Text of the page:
What the people say: 64 per cent – including 59 per cent of Tory voters – back a mansion tax on properties worth more than £2m.
What should happen: A proper wealth tax on property, through extra council tax bands on the most expensive properties.
What will happen: The Lib Dem leadership will claim the "tycoon tax" is a victory – but, in reality, it is unenforceable.
What the leaks say: Osborne will perform a partial U-turn on scrapping child benefit for higher-rate taxpayers by keeping it for parents earning £50,000 or less.
What the people say: 58 per cent agree with the cut.
What should happen: Child benefit should be kept for everyone and be paid directly to the mother whether she is in work or not, regardless of how much a couple earns. Like the NHS, universality is central to the welfare state.
What will happen: Some tinkering to avoid the "cliff-edge" issue highlighted by the Prime Minister. This will be achieved either by lifting the threshold; tapering, by reducing benefits for those close to the threshold; or phasing in the cut.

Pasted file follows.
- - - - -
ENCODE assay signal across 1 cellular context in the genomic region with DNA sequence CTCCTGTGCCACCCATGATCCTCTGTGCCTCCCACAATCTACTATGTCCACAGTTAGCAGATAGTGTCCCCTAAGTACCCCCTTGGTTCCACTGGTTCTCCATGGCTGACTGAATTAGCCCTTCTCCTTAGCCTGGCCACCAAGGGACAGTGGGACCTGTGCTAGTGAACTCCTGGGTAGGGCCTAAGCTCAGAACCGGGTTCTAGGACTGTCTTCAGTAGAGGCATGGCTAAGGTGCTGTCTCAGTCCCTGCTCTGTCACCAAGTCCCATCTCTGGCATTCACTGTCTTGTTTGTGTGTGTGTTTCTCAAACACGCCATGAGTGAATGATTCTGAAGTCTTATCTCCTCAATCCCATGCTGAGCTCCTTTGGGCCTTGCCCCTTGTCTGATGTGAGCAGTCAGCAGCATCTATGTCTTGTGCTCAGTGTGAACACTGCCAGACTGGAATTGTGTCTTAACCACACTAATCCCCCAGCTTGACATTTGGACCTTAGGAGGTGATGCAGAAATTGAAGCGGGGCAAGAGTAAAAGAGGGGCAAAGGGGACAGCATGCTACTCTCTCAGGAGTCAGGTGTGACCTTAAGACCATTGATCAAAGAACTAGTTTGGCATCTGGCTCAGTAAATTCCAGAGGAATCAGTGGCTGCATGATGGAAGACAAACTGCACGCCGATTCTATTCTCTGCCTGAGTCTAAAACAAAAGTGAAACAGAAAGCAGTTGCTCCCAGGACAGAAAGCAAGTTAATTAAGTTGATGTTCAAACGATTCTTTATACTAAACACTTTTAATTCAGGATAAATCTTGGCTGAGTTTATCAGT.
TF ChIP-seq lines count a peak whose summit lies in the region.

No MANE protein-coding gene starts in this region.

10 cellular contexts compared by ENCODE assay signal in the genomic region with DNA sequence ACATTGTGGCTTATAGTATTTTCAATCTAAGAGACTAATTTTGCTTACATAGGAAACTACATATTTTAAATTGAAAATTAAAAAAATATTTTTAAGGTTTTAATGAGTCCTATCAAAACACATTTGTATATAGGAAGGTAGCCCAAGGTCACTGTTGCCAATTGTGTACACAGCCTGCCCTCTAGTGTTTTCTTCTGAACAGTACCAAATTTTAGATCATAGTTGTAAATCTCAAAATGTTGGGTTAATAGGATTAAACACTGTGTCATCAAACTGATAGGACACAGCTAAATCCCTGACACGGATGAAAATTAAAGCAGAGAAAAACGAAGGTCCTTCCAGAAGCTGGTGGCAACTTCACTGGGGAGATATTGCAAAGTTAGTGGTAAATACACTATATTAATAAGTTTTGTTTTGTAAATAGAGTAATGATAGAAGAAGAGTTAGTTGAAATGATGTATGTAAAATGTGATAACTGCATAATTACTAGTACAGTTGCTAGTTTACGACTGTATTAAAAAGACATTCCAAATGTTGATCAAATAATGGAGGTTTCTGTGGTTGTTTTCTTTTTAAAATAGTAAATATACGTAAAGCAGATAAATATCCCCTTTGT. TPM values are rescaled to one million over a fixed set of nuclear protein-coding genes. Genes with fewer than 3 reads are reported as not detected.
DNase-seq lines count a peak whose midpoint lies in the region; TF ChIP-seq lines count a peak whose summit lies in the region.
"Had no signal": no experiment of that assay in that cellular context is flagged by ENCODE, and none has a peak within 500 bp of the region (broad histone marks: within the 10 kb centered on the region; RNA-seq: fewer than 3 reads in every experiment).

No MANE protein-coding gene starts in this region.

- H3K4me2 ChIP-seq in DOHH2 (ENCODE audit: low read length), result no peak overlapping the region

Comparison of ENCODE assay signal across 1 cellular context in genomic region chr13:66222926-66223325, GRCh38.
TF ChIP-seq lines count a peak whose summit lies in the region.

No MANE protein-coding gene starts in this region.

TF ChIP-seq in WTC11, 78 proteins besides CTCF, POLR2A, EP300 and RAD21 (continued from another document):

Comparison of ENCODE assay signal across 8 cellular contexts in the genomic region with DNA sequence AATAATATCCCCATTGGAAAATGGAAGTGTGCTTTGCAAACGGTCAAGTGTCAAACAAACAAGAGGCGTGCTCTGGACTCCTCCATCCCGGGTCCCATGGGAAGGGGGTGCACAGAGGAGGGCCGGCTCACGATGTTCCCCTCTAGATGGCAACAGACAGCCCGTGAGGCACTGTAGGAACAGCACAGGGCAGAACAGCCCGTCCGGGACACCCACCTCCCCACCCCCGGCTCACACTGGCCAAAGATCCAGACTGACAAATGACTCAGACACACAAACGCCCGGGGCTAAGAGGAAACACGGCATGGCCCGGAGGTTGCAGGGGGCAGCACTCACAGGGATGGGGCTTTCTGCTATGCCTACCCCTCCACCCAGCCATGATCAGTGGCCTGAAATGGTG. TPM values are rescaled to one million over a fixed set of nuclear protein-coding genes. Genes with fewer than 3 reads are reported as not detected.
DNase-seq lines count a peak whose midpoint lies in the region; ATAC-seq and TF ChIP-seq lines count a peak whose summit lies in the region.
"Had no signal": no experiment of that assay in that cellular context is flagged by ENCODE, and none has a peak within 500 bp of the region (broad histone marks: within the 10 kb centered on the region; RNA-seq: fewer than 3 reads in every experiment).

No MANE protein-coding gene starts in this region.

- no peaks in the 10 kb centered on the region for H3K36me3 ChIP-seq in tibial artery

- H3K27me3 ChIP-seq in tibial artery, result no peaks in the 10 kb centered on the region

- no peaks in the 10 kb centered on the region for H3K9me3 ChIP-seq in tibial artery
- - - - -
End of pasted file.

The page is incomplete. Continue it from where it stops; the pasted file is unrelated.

Income tax thresholds:
What the leaks say: We know the coalition is committed to lifting the personal allowance to £10,000 in this Parliament, but its introduction is widely predicted to come sooner.
What the people say: 81 per cent of people want the new threshold to be £10,000.
What should happen: The personal allowance of £8,105 for 2012/13 should be lifted to £9,000, then £9,500 in 2013/14 and £10,000 in 2014/15.
What will happen: Raising the income tax threshold is expensive – for every £100 that is raised above inflation, it costs the Treasury £500m – but the idea is highly popular and simple, so expect the new threshold to be £8,500.